August 2, 2022
Research at a Glance:
- More than 1000 children are being sought for a study to learn more about sore throats and how best to prevent them
- The study, run by the Australian Strep A Vaccine Initiative (ASAVI), is recruiting 1050 healthy children, aged 3-14 years, in Melbourne and Perth
- The study will investigate how many children get sore throats, what is the most common cause of sore throat and how sore throats can change during different seasons of the year
- The information collected will help inform how a vaccine could be used to prevent a wide range of illnesses caused by Strep A
More than 1000 children are being sought for a study to learn more about sore throats and how best to prevent them.
The STAMPS study, led by Australian Strep A Vaccine Initiative (ASAVI) partners the Murdoch Children’s Research Institute (MCRI) and the Telethon Kids Institute, is recruiting 1050 healthy children, aged 3-14 years, in Melbourne and Perth.
Murdoch Children’s project lead Professor Andrew Steer said the study would investigate how many children got sore throats, what was the most common cause of a sore throat and how sore throats could change during different seasons of the year. The information collected will help inform how a vaccine could be used to prevent a wide range of illnesses caused by Strep A.
Strep A infections affect about 750 million people with more than 500,000 globally dying from complications every year – more than influenza, typhoid or whooping cough.
“Strep A is often responsible for mild infections like a sore throat, also called ‘strep throat’, and impetigo, which causes skin sores,” Professor Steer said. But when left untreated it can become life-threatening if the bacteria invades the body’s bloodstream, muscles or lungs, which can cause severe illnesses such as septicaemia, rheumatic heart disease and kidney disease.”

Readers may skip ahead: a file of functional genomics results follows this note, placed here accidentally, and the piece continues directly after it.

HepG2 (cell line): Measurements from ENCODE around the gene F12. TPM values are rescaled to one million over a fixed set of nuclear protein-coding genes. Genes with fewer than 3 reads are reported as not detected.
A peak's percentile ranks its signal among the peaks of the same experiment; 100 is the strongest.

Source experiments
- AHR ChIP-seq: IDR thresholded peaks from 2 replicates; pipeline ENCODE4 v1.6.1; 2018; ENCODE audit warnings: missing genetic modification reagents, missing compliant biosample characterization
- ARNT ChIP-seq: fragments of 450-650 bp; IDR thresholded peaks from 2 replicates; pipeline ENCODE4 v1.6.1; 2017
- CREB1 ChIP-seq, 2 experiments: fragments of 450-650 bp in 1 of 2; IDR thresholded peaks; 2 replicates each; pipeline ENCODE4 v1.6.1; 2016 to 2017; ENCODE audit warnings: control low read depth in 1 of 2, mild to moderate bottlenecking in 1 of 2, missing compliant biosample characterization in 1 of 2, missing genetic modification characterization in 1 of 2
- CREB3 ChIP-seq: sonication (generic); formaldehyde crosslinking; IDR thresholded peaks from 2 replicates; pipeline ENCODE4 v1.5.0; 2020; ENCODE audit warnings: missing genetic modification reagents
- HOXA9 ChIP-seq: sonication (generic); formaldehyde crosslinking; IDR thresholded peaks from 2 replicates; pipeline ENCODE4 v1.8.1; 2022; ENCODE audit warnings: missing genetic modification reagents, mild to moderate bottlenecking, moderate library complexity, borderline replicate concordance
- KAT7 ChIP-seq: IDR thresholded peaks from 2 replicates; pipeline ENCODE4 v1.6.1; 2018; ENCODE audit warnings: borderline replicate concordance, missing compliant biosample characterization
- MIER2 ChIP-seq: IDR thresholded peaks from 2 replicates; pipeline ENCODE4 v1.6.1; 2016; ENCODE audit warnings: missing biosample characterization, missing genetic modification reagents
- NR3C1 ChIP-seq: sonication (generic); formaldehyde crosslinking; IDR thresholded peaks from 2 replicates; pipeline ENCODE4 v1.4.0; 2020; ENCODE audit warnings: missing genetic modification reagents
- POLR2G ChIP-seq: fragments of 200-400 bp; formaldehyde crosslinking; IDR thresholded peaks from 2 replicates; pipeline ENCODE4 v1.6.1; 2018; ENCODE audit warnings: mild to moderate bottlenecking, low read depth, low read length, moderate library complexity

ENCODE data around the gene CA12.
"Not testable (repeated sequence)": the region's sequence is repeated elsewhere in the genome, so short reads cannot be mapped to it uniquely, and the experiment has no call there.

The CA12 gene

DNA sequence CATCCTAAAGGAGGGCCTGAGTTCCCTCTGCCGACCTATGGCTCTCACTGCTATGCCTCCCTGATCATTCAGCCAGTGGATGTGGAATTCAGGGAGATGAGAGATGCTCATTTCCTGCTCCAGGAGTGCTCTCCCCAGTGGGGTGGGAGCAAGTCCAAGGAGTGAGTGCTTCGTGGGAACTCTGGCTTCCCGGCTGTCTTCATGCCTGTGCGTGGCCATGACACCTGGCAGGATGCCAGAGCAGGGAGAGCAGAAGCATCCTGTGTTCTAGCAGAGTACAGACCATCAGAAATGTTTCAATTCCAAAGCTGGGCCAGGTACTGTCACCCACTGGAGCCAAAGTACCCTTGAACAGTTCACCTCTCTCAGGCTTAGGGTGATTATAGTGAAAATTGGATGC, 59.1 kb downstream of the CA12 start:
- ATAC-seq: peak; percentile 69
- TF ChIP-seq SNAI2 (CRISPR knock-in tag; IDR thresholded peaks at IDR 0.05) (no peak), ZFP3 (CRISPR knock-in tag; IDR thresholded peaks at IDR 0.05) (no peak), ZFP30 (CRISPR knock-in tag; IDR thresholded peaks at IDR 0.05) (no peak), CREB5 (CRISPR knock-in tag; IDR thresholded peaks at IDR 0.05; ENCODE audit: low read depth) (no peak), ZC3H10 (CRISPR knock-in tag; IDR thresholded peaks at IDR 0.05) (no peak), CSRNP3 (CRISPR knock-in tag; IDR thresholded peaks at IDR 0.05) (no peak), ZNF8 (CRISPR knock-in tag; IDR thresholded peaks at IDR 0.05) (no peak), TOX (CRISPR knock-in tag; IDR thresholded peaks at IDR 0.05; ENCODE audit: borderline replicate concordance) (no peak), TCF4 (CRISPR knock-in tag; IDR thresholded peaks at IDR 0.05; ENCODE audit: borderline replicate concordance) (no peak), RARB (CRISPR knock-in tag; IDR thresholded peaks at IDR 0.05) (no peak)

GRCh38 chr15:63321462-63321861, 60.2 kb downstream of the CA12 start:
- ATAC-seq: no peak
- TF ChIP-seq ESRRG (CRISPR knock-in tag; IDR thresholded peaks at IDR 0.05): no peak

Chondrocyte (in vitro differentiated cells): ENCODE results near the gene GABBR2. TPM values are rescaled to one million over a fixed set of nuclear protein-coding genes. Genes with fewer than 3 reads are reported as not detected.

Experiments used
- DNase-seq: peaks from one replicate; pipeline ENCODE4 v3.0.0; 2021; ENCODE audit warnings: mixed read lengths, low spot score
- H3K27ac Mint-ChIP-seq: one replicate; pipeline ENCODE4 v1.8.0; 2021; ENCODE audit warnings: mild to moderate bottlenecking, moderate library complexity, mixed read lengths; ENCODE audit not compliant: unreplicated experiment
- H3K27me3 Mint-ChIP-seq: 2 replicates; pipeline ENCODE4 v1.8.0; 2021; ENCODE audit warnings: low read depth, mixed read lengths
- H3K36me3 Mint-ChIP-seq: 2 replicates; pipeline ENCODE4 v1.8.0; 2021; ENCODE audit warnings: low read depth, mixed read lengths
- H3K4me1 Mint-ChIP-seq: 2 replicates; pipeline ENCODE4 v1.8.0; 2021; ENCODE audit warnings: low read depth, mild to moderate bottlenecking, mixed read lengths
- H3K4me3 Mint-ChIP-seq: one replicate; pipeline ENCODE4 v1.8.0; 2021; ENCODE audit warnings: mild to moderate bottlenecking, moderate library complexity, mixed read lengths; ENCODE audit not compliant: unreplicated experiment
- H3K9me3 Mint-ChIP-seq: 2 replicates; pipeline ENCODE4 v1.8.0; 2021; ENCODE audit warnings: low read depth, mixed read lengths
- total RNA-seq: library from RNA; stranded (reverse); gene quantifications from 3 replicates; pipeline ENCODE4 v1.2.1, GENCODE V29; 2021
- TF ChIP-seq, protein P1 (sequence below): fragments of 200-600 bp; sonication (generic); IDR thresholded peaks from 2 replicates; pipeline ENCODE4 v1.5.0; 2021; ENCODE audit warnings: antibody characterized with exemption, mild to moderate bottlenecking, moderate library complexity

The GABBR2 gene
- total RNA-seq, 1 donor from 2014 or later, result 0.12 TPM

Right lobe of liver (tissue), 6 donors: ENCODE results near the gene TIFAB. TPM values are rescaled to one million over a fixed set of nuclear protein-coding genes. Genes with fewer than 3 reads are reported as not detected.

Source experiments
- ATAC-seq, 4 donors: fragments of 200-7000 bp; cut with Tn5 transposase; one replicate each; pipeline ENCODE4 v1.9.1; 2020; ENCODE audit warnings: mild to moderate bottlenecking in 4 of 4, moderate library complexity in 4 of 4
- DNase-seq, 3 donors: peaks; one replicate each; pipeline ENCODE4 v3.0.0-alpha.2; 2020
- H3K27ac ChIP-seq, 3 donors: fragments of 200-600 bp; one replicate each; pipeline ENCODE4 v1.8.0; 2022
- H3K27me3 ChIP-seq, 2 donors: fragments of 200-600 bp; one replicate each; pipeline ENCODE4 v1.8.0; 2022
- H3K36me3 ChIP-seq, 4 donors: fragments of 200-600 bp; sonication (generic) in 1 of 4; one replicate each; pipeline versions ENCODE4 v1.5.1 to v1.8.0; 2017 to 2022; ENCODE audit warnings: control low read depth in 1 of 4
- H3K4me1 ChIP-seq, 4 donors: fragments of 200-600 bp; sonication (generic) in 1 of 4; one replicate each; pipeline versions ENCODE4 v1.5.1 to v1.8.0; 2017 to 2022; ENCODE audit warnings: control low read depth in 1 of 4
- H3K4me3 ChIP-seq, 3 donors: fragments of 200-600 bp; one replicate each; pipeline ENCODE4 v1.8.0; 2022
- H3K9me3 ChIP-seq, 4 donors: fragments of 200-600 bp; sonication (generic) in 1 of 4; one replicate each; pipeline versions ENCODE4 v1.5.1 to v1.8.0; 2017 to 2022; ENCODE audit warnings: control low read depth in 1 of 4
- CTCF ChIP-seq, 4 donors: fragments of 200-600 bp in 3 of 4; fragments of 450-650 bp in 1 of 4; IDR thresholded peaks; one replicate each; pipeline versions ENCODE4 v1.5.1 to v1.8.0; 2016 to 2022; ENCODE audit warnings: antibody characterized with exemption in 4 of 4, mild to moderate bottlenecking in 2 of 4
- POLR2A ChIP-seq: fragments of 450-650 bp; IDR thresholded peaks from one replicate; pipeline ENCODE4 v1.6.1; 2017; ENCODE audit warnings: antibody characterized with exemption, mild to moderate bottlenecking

Strep A infections disproportionately affect young children, the elderly, pregnant women and Indigenous Australians. Rates of rheumatic heart disease among Indigenous populations in northern Australia are some of the highest in the world. There is currently no vaccine available to prevent Strep A and infection can only be treated with antibiotics.
“This study is an important step towards helping inform how a vaccine could be used to prevent a wide range of illnesses caused by Strep A,” Professor Steer said.
ASAVI co-director, Telethon Kids Institute Director Professor Jonathan Carapetis, said a Strep A vaccine wasurgently needed.
“A safe and effective Strep A vaccine is an important and practical solution for disease control, which will do so much to not only close the gap in Indigenous health in Australia but ease the burden of diseases caused by Strep A globally, particularly in developing countries,” he said.
Professor Steer said the global burden of Strep A was an unmet public health challenge.
“A vaccine for Strep A will save hundreds of thousands of lives every year and prevent millions of infections that send children and adults to the hospital or doctor,” he said.
The study will monitor children’s health for 12 months via three visits with the study team. Parents will be asked to complete surveys about their child’s health and wellbeing and collect blood samples and throat swabs. The team will also collect information from participants if they experience signs or symptoms of a sore throat.
For more information, visit the Sore Throat Study webpage.